Credit Reports: Your Financial DNA

Imagine if your car insurance company knew exactly how you handle your car, how often you exceeded the speed limit, by how much and for how long. Well thankfully they haven’t figured out how to do that yet but when it comes to how you handle your money, your credit report can measure to that precise level of detail. It’s where all of your personal information is gathered, such as income, debt repayment history, total approved credit limits, credit usage levels and more. This personal history, your financial DNA, is crunched using a proprietary scoring system that assigns you a number between 300 and 900, known as your FICO score (the higher the better).

Here is a breakdown of how your score is calculated:

Now I will give you a quick overview of how this works but if you want detailed information both and the Financial Consumer Agency of Canada do an excellent job of laying it out for you.

“Payment history” tracks how consistently you have paid back money you owe (credit cards, car loans, gym memberships, you name it!) If payments are missed, the length of time taken to get caught up is also measured.

“Amounts owed” is a measure of how much you owe on different types of accounts and of the proportion of your outstanding balance to your maximum limit. Your overall capacity usage is important because it indicates how close you get to running out of credit each month.

“Length of credit history” indicates how long your accounts have been in existence as well as the time since you last used them. Old debt is not as relevant as recent debt.

“New Credit” measures how many credit inquiries have been made, and how many new accounts have been opened by you in the recent past. This section is looking for ‘credit seeking’ activities where people who are running out of money try to borrow as much as possible to keep afloat.

“Types of Credit Used” creates a score based on the kinds of credit you have. Basically, the harder it is to get approved for a loan, the more the scoring system likes it. Retail accounts are easy to get so they are less convincing. Car loans are more thoroughly vetted so they score more favourably.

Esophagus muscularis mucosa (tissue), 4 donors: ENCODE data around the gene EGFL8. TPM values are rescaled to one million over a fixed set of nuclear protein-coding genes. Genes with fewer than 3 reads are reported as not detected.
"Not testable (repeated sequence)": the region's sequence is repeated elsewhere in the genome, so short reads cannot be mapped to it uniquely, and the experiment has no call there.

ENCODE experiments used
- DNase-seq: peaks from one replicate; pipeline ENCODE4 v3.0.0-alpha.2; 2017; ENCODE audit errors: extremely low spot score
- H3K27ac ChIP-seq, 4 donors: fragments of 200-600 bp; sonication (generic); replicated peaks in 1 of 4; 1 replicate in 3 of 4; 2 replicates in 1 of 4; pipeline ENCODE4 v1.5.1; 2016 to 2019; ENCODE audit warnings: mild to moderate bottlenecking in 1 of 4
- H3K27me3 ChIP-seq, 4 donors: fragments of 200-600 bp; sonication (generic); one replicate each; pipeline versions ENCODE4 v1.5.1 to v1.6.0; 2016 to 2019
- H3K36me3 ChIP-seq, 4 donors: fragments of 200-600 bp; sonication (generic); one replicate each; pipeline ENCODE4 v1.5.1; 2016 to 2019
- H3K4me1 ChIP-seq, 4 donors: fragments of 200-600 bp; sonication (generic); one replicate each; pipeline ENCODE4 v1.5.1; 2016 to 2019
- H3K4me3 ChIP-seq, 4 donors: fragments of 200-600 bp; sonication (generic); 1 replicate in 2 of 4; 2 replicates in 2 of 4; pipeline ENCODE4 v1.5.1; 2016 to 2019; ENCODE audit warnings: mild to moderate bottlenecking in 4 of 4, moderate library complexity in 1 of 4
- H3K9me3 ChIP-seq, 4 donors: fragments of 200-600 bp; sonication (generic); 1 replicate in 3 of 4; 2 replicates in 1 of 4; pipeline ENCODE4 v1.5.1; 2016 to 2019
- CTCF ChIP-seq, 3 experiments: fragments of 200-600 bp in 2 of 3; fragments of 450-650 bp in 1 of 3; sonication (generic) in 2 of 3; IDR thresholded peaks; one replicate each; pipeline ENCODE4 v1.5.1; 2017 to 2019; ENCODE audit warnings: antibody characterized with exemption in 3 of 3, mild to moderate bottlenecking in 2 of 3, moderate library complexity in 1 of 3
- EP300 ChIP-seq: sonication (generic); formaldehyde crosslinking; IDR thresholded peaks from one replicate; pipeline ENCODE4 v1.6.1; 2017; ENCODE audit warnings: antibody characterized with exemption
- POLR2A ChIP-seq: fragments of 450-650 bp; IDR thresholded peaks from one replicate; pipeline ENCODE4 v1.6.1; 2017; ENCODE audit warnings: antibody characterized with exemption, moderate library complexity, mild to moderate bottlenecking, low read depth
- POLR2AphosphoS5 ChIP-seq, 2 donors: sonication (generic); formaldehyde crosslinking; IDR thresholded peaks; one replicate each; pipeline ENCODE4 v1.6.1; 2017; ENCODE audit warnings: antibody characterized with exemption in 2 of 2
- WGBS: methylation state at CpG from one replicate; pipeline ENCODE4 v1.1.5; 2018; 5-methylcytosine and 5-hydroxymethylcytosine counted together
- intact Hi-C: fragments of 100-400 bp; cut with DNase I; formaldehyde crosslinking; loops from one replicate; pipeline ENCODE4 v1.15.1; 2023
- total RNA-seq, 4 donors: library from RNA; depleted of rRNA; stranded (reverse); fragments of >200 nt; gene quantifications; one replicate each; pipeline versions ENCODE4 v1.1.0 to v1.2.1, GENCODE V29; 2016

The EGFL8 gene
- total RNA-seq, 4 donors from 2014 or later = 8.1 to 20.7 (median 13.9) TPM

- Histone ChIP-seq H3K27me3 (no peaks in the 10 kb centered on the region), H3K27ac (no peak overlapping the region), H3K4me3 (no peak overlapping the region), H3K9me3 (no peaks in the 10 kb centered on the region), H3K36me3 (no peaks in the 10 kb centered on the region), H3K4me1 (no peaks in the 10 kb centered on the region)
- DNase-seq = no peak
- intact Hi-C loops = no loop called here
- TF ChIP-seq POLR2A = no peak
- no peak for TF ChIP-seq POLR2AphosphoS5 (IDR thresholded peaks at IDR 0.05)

With credit report data available for millions of Canadians, trends emerge. Using overall FICO score data, lenders can determine each borrower’s likelihood of successful repayment. Here is a summary of delinquency rates by FICO score (“delinquency” is the term for loans that are 90 days or more past due):

Delinquency Rates by FICO Score 

This data is also used by lenders when designing products. They set minimum FICO scores for certain product types, especially in cases where the products are attractively priced or where borrowers do not or can not provide traditional documentation during the application process. For example, a product that does not require proof of income would only be offered to borrowers with a very high probability of repayment (a FICO score of 680 or higher is often the cut-off point).

There are two main companies in Canada that provide FICO scores, Equifax and TransUnion. Both base their scoring system on a proprietary software sold by FairIssac and while the reports are not identical (some companies only report customer activity to one company and not the other) they are usually comparable.

Now that you know how a credit report is calculated and used, you may be wondering what your score is. You can receive a free summary report by contacting either Equifax or TransUnion, and both will provide a full report for a small fee. Most importantly, there are a number of ways to improve your credit report. To learn more, check out my blog post called "Eight Ways to Improve Your Credit Score".